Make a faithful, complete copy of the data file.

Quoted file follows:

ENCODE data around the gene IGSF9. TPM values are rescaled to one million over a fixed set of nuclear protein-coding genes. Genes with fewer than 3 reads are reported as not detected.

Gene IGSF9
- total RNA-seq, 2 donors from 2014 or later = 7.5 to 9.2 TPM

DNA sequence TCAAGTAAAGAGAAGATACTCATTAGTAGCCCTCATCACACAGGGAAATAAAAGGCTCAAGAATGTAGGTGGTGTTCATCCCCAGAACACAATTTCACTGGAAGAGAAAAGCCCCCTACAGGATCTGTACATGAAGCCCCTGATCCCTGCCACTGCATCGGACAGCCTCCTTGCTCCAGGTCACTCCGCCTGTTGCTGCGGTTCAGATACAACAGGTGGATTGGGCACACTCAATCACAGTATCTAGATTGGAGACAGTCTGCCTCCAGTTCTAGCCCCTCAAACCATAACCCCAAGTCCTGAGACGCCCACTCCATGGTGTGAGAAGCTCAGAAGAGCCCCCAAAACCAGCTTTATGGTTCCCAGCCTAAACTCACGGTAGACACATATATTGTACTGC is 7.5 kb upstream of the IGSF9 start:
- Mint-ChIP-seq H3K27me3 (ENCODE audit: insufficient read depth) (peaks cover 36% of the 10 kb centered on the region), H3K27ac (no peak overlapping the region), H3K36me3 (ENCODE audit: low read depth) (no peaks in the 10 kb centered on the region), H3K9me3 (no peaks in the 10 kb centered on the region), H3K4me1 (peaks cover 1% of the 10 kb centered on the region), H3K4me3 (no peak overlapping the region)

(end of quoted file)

ENCODE data around the gene IGSF9. TPM values are rescaled to one million over a fixed set of nuclear protein-coding genes. Genes with fewer than 3 reads are reported as not detected.

Gene IGSF9
- total RNA-seq, 2 donors from 2014 or later = 7.5 to 9.2 TPM

DNA sequence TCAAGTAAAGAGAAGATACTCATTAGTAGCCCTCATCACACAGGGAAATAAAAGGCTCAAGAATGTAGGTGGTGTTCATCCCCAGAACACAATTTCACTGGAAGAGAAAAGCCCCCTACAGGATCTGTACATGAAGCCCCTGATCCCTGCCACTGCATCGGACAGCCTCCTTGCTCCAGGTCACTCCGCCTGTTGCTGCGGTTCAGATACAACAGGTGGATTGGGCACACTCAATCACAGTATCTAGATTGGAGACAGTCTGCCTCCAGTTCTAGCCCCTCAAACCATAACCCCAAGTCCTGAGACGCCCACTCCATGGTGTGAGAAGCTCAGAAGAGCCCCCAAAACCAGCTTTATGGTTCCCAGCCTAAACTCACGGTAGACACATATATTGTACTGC is 7.5 kb upstream of the IGSF9 start:
- Mint-ChIP-seq H3K27me3 (ENCODE audit: insufficient read depth) (peaks cover 36% of the 10 kb centered on the region), H3K27ac (no peak overlapping the region), H3K36me3 (ENCODE audit: low read depth) (no peaks in the 10 kb centered on the region), H3K9me3 (no peaks in the 10 kb centered on the region), H3K4me1 (peaks cover 1% of the 10 kb centered on the region), H3K4me3 (no peak overlapping the region)